Interview: Labib Khadra
How can higher education institutions adapt to the changing demands of the private sector?
LABIB KHADRA: Modifying academic programmes and degrees to the needs of the private sector has been a challenge for years, and this issue has become even more crucial as youth unemployment reached more than 18% in the first quarter of 2017. Thus, there is continuous dialogue between the private sector and higher education institutions to improve cooperation in areas such as technical training. However, each side must be more aware of the needs of the other. Vocational institutions have to keep in mind that trainees represent a cost for these companies for a period of time, while businesses must understand that students need stimulating activities while they are in the field.
The National Strategy for Human Resource Development, adopted at the beginning of 2017, fully takes into account this need for dialogue between higher education institutions and the private sector. The strategy underlines the role that vocational training will play in the coming years to maintain Jordan’s high level of human capital. However, reaching the goal of having 30% of all students enrolled in vocational studies by 2025 requires a renewed approach to the design and promotion of new curricula.
What key considerations are taken into account when new training programmes are developed?
KHADRA: The purpose of the programmes we promote is not only to provide students with relevant technical skills, but also to stimulate an entrepreneurial and proactive way of thinking. As technology evolves quickly in certain sectors and can sometimes disrupt the traditional ways of doing business, it is important to give future workers the adequate mindset to anticipate these changes, get a relevant understanding of them and be able to adapt. Promoting entrepreneurship also represents a central state priority. Students will be able to participate in small labs that will not exceed 10 people, and learn from young entrepreneurs and members of the private sector. Emphasis must also be placed on keeping the number of enrolled students compatible with the purposes of vocational training: classes and technical courses with 30 or 40 pupils cannot provide the same quality as those with fewer students, so training institutions have to be more committed to delivering training to smaller groups.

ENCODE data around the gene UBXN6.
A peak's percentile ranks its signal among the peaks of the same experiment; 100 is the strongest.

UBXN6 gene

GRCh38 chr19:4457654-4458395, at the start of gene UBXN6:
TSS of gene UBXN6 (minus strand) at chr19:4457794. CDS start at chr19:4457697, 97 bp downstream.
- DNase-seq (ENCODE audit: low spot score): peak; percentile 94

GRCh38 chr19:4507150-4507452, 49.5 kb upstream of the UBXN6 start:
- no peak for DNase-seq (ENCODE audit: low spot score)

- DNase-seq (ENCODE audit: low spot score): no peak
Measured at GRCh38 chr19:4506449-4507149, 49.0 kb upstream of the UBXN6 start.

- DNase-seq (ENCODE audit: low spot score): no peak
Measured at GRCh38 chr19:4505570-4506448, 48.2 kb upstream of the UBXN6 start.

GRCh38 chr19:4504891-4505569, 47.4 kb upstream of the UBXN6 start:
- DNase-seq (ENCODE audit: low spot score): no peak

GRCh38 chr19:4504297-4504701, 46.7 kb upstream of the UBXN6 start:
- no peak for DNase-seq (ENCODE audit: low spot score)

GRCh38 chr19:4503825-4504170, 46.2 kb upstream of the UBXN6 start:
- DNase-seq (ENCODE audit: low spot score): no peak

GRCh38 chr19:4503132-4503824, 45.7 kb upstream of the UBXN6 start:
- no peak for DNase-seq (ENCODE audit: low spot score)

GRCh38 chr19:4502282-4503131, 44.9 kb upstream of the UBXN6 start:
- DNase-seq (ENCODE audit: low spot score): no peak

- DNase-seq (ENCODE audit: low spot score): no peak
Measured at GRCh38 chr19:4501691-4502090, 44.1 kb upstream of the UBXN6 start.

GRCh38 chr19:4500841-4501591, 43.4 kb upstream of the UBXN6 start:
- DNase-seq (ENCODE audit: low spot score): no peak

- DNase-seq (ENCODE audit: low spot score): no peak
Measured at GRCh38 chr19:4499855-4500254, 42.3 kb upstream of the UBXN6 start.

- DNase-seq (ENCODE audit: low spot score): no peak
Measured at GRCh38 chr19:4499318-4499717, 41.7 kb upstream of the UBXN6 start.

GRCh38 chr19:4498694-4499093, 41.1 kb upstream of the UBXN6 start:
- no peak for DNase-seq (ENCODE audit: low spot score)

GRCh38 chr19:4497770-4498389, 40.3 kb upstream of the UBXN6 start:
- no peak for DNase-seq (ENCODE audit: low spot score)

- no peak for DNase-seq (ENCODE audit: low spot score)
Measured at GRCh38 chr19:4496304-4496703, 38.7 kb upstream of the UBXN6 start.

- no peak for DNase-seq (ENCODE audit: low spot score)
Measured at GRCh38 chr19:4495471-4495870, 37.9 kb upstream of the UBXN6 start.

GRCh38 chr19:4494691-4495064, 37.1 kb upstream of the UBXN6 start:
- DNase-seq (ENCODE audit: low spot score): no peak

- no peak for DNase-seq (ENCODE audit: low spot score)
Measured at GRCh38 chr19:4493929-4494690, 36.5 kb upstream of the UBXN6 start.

Finally, partnerships and exchange programmes with foreign higher education institutions in the US and Europe will also provide students with a wider perspective and cross-cultural soft skills.
How could vocational studies be made more attractive to prospective students?
KHADRA: The number of applications to Al Hussein Technical University indicates a great level of interest from students, but it is true that there are challenges that Jordan has to tackle in order to attract more pupils. It is important to bridge the gap between technical and vocational training on one side, and “ordinary” curricula on the other, by introducing greater flexibility between different programmes. To do so, we introduced gateways between different careers within the university, and introduced one- and two-year degree programmes at other institutions. A further step would be to implement equivalent measures that will allow graduate students to enter another career and get a degree in two years instead of three, provided their previous curriculum is relevant to the new one.
Students think about future job opportunities when they enrol in a particular course, but might regret the choice they made a few months later. That is why it is very important for universities to provide pupils with career guidance while they are studying, by showing them gateways between different programmes or opportunities for academic exchange. By doing so, we give students all the tools they need to build their own career, on both a professional and personal level.
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